After 10 years as Palm Coast’s city manager and months of mounting friction with most of his bosses, Jim Landon has lost the confidence of four of the five city council members. His departure is now a matter of when, not if.
The when is a matter of weeks or months at most–and possibly days, though Landon is asking for two years. The difference depends on whether the council is willing to tolerate a protracted “transition” on Landon’s terms, as he has been trying to impress on them behind closed doors in the past few days, or whether the council will cut the knot now to do what a majority of members have been wanting to do since the last election, and some of them for much longer than that: start fresh with their own manager, on their terms, rather than those imposed by a council that has since turned over completely twice in 10 years.
At least three council members have no interest in a protracted, two-year exit plan. Two of them want it over now. One of them is willing to go no further than February, if that. A fourth is considering the two-year plan only as a means to avoid paying severance, but even that council member prefers to get rid of Landon now if the votes are there. The council member was not aware of colleagues’ positions, nor was made aware in interviews. In other words, it may be all over but the voting.
The four council members all agree: Landon shepherded the city well through the recession. But the recession is long over and Landon’s methods have not changed: he has not been an ideas man, but a caretaker. Council members credit the administration for running well because of a cadre of well-heeled directors, but on automatic pilot, with Landon stuck in his ways and worse: his arrogance is intensifying. His interactions with the community are diminishing. He has been publicly and privately insulting and dismissive of at least two council members, and at one point placed the responsibility for mending the relationship on one of them, underscoring the criticism across the community that Landon thinks he’s in charge of the council, rather than being its subordinate.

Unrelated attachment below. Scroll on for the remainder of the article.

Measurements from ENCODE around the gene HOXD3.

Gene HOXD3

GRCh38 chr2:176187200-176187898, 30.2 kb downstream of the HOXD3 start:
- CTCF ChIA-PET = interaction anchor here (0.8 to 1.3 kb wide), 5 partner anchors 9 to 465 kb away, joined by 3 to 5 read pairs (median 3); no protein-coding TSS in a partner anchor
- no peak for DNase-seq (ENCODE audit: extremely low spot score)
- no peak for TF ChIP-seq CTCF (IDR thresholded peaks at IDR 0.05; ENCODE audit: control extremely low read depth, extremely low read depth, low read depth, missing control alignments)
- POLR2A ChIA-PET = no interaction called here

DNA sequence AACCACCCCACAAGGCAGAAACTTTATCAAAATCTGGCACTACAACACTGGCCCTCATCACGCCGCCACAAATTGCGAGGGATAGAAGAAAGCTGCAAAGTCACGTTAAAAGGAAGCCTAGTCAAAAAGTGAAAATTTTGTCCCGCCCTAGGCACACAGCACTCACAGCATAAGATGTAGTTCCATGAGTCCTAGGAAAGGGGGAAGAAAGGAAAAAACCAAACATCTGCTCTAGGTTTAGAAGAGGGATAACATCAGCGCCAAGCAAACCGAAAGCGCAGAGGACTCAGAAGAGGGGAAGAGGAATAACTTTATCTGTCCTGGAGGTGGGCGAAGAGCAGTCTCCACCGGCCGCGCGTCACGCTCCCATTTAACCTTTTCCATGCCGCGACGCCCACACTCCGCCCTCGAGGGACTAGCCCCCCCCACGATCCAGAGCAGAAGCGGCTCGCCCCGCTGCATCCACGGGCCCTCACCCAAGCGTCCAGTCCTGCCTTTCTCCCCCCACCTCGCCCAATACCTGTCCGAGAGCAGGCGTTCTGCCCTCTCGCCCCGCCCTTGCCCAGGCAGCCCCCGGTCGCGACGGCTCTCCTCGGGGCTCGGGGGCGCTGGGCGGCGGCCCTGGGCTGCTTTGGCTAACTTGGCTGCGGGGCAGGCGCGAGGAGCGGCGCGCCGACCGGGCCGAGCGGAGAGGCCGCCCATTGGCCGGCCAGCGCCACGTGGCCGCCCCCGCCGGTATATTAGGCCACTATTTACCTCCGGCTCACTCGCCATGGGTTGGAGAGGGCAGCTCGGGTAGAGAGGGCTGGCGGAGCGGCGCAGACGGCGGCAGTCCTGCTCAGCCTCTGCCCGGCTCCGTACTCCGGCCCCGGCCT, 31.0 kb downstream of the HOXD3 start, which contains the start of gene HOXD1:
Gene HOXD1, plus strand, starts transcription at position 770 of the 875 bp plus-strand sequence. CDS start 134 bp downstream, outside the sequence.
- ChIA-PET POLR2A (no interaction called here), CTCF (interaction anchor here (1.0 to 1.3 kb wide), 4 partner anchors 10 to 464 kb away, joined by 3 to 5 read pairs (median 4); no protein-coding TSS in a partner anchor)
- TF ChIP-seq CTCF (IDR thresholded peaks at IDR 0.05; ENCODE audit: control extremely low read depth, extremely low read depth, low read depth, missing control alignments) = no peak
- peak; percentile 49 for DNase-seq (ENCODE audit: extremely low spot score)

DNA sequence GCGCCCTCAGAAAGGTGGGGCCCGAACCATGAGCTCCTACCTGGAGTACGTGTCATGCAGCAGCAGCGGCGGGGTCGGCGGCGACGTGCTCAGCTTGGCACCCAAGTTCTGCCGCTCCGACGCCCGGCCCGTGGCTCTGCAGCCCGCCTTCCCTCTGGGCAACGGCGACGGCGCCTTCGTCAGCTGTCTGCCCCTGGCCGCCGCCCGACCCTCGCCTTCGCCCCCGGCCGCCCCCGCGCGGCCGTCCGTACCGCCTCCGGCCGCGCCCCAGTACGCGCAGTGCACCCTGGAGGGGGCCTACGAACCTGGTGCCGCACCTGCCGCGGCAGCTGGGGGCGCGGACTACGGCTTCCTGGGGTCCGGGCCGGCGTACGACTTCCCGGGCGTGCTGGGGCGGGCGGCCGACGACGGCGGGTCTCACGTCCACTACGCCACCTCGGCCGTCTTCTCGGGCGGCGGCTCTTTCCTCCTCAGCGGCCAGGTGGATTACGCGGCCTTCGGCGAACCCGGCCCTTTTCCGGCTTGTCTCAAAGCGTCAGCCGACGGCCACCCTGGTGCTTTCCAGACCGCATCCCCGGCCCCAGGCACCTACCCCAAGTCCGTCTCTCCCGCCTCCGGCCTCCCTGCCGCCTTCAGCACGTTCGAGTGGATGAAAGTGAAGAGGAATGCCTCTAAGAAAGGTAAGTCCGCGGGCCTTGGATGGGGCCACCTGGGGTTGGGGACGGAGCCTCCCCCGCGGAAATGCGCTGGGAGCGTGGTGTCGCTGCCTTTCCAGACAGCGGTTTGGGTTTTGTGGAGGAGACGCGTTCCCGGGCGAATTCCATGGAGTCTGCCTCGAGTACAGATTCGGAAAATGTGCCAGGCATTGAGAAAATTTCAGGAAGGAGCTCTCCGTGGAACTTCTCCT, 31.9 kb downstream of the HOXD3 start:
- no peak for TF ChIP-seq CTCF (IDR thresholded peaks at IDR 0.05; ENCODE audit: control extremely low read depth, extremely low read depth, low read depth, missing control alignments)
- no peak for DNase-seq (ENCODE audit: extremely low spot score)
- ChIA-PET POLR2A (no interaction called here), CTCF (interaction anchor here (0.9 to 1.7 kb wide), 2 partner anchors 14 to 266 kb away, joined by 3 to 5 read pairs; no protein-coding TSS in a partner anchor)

It is that dynamic that the council has been chafing under, to the point of inadmissibility, according to four of the five council members.
The four council members who no longer have confidence in Landon would vote to fire him today if it weren’t for two issues, both of which hold them hostage, but only up to a point. One is a severance package that would cost the city around $227,000. That package was negotiated under former Mayor Jon Netts more than 10 years ago, before state law changed to make such egregious golden parachutes illegal. The current council is not responsible for the terms of the severance except by inheritance, and some of them resent having their decisions tied by the reckless action of a previous council.
The second issue is the fact that Landon has been secretively negotiating the terms of his exit with each individual council member behind closed doors since returning from a two-week vacation with his wife in their RV after July 4. (His secretary referred to the meetings as “very secretive” to one of the council members.) Landon has done so by exploiting the sunshine law at the council members’ expense and stacking the deck in his favor where it counts: he has all the information about how each of them thinks. They do not. Landon has kept them collectively in the dark, never broaching the subject in open meeting, knowing that council members are barred from speaking with each other about it outside of an official meeting, and betting, correctly so far, that none would bring it up in a meeting just yet.
“He has clearly understood that his time in Palm Coast has come to an end.”
They have not done so, several of them have told me, because the line between opening the discussion publicly and being placed in a position to fire him is thin, and since each individual member who wants to get rid of him doesn’t know whether the votes are there to get rid of him, none wants to be in what amounts to a Milissa Holland situation. Holland is the mayor. When she was a Flagler County Commissioner, she had lost confidence in Craig Coffey, the county administrator. She moved in 2010 to fire him, thinking she had the three votes. Absent breaking the law by speaking to commissioners outside a meeting, she had no way to know ahead of the vote whether she did in fact have the votes secured. She did not. She had two.
The difference between the Coffey and Landon situation is this: at the time of Holland’s move against Coffey, what tension may have existed with commissioners was much less clear or restrained, there had been no publicly reported issues as there has been with Landon, and there was no independent reporting about commissioners’ positions. Much of Holland’s approach was speculative.